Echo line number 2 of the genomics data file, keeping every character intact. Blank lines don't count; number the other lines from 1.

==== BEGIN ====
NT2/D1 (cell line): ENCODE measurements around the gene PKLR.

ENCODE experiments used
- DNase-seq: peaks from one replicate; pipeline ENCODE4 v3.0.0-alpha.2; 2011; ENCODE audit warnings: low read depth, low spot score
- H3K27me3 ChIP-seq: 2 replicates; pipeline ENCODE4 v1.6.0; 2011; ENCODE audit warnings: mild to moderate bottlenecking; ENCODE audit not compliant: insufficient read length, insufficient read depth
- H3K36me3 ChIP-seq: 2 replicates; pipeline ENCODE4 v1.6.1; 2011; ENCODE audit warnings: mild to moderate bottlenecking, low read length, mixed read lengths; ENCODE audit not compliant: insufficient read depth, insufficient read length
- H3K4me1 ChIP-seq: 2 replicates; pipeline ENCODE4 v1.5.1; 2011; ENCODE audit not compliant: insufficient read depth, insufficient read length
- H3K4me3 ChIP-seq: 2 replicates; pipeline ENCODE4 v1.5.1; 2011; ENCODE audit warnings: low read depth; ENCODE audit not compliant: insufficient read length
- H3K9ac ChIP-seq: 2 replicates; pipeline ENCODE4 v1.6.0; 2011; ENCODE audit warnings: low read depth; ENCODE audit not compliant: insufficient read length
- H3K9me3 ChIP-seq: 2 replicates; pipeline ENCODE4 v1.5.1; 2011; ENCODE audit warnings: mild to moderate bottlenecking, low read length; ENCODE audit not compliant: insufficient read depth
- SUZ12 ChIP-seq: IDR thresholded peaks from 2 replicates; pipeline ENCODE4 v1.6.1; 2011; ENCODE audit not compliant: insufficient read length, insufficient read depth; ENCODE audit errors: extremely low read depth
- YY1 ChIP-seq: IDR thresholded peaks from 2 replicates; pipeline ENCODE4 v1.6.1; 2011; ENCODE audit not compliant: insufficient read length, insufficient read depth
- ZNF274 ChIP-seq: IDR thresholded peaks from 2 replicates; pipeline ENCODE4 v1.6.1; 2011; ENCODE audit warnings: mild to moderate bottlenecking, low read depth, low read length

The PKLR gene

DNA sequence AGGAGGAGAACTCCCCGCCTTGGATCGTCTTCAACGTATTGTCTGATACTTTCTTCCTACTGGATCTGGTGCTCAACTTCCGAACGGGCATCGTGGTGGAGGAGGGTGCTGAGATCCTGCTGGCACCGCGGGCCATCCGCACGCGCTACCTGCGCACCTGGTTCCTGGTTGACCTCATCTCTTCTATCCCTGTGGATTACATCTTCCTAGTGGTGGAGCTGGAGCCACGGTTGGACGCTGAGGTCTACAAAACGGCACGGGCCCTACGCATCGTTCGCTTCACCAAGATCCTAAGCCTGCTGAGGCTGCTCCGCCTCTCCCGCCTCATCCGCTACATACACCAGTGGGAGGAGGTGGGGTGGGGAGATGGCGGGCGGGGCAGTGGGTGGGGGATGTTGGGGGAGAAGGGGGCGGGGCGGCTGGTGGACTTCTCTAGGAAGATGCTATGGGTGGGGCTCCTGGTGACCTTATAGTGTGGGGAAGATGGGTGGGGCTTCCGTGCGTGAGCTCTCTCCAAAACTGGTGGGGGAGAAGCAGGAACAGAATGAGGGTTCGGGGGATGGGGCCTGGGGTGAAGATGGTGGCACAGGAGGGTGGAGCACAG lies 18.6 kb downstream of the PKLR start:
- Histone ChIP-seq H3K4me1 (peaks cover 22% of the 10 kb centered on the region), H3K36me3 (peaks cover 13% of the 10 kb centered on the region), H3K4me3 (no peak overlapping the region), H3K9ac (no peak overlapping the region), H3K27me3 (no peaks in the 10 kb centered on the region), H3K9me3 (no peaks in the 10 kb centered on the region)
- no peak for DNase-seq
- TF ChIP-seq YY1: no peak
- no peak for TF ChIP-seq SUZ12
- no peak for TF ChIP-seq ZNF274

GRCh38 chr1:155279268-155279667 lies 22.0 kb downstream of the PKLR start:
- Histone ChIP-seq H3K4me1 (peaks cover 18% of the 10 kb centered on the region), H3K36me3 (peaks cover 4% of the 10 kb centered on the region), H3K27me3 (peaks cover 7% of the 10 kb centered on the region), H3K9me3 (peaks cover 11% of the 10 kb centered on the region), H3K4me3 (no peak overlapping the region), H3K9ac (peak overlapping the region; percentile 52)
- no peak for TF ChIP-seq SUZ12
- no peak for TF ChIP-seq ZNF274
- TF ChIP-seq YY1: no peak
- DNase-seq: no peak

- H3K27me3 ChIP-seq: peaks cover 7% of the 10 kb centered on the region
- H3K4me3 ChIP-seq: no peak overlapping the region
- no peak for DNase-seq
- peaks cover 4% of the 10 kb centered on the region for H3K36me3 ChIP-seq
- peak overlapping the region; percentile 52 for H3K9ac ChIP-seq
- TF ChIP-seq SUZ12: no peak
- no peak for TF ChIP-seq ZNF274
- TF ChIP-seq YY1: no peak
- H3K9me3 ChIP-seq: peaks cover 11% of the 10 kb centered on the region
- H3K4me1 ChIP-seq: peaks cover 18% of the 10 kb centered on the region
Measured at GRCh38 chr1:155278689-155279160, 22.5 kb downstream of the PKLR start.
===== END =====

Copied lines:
ENCODE experiments used